Benita, the dye plants are a must! LOL. Thanks to Edible Forest Gardens though, I'm really expanding my understanding of the usefulness of various plants.

Mama Pea, that's what I'm figuring out, take it one bed at a time!

DebbieB said...

I would like nothing better than to visit one day and walk that path with you through your gardens.

Such beautiful flower pictures today!

Laura said...

Maybe you shouldn't limit it to herbs. Add rubarb - it's a lovely plant, takes up space and you can eat it (plus it's a perennial). Mix it up - if it's that sunny and warm, add tomatoes on trellises.

One year, I had a small garden - four 4 x 4 squares, and an "L" shaped bed of about 20 linear feet by 2'. I grew so much! I had herbs, tomatoes, beans, peas, bok choy and lots of dye plants, scented geraniums and lavender (obviously not in Oregon or Reno!!). I really enjoyed having everything mixed up - the visual effect was really cool.

Sometimes you have to think outside of the box that you made for yourself...

Toni aka irishlas said...

You've at least started to wrap your head around ideas. That's such a huge step.

It is a huge space and I'm sure it will turn out wonderful like everything else you have done!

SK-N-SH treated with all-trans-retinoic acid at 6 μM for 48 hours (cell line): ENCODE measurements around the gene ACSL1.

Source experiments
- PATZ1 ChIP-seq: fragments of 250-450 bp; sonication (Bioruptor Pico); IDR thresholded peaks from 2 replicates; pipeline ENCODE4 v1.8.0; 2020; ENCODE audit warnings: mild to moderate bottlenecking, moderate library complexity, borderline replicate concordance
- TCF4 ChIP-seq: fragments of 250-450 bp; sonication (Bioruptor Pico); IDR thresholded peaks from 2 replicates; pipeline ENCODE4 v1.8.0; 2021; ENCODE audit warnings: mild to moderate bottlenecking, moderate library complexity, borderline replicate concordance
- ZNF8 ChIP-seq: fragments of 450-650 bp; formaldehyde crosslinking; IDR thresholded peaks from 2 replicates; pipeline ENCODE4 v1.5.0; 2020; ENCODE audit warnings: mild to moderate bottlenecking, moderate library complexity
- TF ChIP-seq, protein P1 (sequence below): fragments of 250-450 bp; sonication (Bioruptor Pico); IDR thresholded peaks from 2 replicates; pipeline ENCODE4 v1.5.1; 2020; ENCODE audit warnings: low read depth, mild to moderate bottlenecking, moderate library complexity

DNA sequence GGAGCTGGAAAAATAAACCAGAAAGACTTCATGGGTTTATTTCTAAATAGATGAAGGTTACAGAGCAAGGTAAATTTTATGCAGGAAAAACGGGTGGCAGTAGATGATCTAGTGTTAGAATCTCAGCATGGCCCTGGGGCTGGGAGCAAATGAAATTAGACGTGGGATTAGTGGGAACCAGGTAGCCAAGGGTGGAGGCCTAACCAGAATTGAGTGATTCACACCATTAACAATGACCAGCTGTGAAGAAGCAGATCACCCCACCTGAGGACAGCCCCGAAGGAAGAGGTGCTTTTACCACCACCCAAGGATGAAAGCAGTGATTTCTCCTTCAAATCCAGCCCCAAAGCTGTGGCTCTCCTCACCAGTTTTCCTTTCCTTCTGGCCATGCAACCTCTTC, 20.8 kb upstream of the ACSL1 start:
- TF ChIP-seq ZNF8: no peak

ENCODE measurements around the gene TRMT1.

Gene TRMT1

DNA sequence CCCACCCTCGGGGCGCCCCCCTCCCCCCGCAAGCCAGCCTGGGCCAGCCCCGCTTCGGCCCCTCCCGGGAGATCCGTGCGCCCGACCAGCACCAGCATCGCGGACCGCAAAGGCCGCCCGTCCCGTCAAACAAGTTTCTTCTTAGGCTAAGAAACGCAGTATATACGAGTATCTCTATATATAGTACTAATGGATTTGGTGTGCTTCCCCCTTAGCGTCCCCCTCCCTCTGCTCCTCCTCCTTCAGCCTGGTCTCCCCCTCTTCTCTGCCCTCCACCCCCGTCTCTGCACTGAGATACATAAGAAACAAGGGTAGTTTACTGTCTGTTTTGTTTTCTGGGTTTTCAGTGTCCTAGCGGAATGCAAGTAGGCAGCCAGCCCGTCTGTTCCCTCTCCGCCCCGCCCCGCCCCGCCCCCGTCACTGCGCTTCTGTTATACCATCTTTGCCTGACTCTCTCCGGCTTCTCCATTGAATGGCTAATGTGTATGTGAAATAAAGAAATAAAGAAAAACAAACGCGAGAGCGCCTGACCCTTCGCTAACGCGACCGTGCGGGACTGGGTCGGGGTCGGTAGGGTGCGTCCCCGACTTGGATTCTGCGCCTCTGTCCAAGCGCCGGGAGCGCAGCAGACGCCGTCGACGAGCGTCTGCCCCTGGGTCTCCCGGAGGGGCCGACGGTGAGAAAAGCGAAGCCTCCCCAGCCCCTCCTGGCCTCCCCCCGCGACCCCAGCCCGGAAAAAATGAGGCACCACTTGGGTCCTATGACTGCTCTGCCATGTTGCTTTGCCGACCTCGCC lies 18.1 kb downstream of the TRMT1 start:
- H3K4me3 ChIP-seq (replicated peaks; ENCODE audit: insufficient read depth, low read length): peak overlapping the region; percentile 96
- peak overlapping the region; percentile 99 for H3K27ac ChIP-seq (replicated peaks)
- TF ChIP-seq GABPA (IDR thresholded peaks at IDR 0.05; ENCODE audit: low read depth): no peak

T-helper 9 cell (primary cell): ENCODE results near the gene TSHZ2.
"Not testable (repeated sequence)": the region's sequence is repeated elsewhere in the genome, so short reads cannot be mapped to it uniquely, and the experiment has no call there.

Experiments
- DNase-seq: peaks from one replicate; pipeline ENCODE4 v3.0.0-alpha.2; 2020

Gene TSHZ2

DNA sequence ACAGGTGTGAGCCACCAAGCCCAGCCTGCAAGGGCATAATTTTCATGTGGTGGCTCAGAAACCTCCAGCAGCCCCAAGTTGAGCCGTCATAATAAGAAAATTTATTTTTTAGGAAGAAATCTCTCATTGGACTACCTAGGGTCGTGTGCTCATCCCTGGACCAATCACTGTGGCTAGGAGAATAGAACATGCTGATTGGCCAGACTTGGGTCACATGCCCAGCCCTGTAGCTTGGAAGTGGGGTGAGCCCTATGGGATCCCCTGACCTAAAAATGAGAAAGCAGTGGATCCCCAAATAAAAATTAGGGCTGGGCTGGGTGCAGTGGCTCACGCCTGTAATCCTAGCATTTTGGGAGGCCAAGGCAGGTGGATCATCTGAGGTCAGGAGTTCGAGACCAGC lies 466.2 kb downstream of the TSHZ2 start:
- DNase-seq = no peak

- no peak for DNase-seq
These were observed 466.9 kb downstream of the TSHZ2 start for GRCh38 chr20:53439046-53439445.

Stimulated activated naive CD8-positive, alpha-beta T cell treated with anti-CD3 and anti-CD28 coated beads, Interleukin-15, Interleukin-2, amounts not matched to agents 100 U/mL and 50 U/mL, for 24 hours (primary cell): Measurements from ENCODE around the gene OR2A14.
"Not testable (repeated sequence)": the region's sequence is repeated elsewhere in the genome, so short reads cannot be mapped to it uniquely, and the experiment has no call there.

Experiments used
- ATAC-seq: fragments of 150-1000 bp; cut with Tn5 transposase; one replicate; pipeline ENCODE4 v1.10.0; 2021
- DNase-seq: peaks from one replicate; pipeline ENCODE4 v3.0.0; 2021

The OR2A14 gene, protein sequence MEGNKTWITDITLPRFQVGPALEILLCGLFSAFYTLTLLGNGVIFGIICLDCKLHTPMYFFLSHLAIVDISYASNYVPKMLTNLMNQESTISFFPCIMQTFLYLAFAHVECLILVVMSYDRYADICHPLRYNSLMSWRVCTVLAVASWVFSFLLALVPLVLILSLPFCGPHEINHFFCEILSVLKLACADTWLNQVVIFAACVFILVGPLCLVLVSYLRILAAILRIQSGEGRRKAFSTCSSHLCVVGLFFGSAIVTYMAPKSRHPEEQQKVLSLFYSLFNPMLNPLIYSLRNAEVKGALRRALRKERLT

Woolly Bits said...

I like formal herb gardens - but only when they fit the house they belong too! with our small cottage that's not the case, so we didn't go for box hedges etc... I did built a herb spiral (good for using the stones we dug out of the soil), but it's not terribly practical as the darn grass is hard to keep out between them:(( and it needs to be very big if you want to grow a lot of herbs! by now I have spread herbs all over the place, those that I need often for food are on "stairs" in window boxes leaning to the front wall/seating area. those that are rather like shrubs, go where soil and light suits them and the annuals go into the veggie plot. sometimes it takes some hunting to find more elusive things, but in general I know pretty well where I'll find my stuff:)) this also takes care of odd requirements, such as shade for wild garlic etc...

Michelle said...

I'm right there with you in the throes of designing my front yard landscape, which I want to include lots of edibles. It's so hard!!! I can't wait to hear more. :D

Leigh said...

Debbie, all I've got to do is to get those paths made! LOL

Laura, actually, that's what I'm planning to do. I'm working toward a perennial garden with an emphasis on herbs, and some edible annuals thrown in. You've got me thinking about some fancy trellises for those tomatoes!

Toni, thanks! I appreciate your vote of confidence. :)

Bettina, sounds like you've adapted your garden to your situation! Keeping track of things is a concern of mine. I tend to forget what I've planted where.

Michelle, it is hard! I think it's the most challenging thing I've done so far!

Margreet said...